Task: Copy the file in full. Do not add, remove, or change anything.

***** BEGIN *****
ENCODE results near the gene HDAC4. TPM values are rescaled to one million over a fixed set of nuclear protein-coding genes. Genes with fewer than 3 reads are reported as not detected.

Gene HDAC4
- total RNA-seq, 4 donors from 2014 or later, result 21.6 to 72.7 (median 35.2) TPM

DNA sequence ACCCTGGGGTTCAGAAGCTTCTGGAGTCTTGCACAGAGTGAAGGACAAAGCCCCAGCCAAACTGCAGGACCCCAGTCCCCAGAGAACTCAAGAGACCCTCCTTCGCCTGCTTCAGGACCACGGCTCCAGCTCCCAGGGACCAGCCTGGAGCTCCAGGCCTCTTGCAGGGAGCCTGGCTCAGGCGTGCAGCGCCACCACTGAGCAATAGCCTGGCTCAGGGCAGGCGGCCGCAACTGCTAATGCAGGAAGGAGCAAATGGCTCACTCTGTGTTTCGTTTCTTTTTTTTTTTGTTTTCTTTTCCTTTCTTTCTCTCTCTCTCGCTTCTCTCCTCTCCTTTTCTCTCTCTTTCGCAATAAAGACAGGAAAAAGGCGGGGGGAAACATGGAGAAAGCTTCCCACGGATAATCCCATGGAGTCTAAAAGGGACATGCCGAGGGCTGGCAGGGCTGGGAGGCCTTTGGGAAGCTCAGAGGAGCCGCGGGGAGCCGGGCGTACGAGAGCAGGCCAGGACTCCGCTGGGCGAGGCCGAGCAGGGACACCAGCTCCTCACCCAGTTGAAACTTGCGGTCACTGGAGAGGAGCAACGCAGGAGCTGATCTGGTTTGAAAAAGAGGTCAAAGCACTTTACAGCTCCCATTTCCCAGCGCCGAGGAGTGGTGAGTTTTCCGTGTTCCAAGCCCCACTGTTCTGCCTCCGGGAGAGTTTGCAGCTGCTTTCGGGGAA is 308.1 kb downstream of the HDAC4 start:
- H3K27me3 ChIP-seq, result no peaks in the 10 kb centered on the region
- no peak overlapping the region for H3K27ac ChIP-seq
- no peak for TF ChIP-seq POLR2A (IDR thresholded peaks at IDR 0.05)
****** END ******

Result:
ENCODE results near the gene HDAC4. TPM values are rescaled to one million over a fixed set of nuclear protein-coding genes. Genes with fewer than 3 reads are reported as not detected.

Gene HDAC4
- total RNA-seq, 4 donors from 2014 or later, result 21.6 to 72.7 (median 35.2) TPM

DNA sequence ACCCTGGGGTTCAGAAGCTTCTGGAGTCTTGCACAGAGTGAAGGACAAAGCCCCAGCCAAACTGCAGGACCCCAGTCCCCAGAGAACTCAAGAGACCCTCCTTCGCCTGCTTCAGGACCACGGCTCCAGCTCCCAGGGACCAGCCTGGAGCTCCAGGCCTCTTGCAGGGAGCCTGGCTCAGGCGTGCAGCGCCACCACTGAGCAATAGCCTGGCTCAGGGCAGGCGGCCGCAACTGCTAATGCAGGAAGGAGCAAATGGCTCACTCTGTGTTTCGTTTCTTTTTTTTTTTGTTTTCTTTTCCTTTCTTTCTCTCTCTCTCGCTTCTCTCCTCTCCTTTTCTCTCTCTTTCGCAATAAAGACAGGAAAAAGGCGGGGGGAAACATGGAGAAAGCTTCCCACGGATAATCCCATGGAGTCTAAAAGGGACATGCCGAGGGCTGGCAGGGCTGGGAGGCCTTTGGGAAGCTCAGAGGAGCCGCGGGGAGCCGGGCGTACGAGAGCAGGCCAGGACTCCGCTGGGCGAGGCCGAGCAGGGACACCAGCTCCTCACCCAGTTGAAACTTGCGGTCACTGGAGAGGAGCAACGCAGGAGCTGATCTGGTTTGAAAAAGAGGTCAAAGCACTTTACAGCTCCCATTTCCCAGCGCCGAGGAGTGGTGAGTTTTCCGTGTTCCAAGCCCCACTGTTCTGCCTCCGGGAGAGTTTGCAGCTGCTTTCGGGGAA is 308.1 kb downstream of the HDAC4 start:
- H3K27me3 ChIP-seq, result no peaks in the 10 kb centered on the region
- no peak overlapping the region for H3K27ac ChIP-seq
- no peak for TF ChIP-seq POLR2A (IDR thresholded peaks at IDR 0.05)